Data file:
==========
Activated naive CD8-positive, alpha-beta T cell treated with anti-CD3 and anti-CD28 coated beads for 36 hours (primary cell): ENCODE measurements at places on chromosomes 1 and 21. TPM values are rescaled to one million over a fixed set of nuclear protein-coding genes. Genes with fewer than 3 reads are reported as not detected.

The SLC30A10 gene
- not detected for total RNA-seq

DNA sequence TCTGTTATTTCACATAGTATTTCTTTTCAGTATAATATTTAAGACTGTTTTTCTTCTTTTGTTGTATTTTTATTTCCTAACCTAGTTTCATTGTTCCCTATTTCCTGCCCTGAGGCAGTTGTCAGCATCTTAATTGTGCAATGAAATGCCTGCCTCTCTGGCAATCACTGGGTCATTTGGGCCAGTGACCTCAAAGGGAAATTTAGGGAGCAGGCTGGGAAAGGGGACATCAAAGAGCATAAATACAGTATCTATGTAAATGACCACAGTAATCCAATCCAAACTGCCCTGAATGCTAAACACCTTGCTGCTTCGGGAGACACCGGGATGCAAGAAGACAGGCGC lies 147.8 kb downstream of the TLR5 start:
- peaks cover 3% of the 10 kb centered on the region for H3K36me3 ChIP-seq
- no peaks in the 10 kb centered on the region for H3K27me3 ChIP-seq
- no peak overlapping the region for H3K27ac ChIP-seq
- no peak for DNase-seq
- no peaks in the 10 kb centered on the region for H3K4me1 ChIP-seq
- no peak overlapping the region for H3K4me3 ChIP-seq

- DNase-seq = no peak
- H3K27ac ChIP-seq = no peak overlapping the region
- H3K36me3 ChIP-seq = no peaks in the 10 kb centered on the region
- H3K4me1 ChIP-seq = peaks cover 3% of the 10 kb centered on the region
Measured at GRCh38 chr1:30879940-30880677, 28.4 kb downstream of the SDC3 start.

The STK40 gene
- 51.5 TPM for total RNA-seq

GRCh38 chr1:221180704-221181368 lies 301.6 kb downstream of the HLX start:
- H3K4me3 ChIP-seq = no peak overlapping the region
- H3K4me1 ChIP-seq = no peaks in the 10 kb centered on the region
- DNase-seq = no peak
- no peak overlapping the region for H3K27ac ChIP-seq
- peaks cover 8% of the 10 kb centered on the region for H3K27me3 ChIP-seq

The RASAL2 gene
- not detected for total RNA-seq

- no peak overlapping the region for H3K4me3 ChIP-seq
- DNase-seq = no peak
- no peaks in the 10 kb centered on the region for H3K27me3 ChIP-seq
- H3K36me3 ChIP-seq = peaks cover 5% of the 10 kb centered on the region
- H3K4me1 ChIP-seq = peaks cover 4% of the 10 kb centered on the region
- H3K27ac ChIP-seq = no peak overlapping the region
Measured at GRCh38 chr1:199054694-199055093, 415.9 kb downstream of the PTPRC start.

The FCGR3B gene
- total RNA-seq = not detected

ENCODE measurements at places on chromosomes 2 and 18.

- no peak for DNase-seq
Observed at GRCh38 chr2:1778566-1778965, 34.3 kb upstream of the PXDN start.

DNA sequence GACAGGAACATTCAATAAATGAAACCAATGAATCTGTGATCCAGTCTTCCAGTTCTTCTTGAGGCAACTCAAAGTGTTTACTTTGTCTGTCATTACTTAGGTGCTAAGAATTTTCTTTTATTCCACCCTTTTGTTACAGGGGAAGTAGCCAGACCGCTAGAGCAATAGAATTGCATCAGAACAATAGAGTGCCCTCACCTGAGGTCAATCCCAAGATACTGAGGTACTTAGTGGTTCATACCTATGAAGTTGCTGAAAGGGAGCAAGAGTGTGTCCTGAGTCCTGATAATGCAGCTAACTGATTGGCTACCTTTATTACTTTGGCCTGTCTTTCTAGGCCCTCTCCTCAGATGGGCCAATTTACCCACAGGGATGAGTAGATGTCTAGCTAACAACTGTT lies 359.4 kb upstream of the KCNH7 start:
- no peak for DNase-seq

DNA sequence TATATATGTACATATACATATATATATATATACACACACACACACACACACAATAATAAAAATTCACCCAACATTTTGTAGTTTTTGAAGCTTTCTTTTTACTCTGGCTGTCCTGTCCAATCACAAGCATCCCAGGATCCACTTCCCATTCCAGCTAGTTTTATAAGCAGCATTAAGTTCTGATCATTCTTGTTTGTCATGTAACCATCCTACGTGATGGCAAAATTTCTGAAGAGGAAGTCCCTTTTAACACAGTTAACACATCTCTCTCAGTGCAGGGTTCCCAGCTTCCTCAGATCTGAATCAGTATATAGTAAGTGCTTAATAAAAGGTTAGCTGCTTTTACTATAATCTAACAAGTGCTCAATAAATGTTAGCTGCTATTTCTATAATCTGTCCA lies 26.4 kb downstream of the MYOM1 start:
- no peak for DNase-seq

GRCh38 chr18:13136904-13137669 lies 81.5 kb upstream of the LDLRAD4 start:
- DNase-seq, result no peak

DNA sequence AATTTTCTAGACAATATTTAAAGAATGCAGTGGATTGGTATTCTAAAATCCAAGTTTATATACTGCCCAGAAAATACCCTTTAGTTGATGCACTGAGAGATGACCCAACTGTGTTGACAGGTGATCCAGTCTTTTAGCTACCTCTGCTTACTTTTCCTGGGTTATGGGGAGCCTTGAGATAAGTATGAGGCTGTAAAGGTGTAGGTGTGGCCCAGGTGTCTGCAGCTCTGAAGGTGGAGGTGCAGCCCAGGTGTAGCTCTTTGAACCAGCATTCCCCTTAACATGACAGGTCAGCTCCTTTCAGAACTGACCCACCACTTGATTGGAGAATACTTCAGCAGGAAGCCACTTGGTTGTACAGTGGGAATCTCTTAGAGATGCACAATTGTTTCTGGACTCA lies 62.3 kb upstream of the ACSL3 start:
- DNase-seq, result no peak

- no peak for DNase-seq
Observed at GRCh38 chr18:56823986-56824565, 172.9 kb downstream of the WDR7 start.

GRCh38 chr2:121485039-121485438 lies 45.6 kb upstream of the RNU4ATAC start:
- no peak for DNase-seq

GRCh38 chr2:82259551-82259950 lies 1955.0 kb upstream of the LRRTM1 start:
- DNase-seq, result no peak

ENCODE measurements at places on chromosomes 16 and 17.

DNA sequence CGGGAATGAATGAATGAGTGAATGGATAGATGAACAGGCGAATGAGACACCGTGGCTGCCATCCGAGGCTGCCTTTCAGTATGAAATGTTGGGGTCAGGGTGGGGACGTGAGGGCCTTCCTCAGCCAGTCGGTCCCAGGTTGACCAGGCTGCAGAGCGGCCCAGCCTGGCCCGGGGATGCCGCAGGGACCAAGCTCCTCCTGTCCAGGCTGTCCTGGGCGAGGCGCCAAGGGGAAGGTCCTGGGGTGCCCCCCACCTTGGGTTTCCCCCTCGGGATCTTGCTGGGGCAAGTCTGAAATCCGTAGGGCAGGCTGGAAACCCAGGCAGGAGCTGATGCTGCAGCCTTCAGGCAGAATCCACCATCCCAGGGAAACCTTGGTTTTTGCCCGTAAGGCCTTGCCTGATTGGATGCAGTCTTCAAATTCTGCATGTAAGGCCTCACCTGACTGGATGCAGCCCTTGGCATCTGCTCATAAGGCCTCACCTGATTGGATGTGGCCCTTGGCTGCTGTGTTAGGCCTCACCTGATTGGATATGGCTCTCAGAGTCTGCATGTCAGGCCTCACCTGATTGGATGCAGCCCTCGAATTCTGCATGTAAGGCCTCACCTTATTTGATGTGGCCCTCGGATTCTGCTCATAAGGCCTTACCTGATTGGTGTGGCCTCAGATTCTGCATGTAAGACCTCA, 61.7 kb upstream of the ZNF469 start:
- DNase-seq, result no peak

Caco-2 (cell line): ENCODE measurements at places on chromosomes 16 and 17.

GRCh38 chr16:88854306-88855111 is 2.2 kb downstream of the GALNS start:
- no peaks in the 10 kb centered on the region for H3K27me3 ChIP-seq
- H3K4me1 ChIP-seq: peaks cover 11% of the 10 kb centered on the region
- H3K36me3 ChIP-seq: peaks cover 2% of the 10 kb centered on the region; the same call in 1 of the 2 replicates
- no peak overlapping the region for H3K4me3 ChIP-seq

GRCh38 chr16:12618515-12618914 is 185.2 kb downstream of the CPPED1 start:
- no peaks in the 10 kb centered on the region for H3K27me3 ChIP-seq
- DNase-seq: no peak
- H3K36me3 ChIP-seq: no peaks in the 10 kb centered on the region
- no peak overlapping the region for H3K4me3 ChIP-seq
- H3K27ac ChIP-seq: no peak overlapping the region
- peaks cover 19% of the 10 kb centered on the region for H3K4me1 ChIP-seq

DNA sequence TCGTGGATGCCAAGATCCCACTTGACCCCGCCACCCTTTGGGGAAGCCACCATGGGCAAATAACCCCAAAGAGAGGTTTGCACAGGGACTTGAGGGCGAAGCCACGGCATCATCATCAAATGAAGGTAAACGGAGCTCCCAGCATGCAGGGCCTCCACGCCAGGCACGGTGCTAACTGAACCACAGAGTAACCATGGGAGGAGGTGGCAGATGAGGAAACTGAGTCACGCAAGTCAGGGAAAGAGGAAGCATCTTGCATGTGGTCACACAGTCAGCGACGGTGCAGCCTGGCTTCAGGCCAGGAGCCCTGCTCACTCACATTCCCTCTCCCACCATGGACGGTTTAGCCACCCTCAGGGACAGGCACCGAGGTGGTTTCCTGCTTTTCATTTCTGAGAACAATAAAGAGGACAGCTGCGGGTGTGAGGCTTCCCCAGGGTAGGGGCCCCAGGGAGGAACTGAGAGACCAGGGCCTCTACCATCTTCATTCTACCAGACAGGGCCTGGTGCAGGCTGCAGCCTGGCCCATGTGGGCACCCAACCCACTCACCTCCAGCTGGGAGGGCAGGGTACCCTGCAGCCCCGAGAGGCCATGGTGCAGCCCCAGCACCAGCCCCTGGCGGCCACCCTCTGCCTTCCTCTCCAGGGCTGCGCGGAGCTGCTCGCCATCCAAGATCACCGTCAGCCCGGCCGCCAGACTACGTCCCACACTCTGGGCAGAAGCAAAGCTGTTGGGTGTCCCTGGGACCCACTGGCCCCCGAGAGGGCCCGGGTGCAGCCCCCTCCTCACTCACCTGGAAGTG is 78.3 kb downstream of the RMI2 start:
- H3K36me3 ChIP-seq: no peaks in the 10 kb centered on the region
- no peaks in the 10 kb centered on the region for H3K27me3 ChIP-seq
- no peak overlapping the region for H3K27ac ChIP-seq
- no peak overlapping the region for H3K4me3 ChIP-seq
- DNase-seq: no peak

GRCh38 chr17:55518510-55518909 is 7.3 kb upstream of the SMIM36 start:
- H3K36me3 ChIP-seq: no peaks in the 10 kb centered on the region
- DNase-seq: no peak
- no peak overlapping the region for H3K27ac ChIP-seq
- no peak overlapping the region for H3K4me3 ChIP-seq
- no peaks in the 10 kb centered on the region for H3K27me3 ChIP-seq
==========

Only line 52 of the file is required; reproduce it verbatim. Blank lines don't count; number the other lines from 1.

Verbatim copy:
ENCODE measurements at places on chromosomes 16 and 17.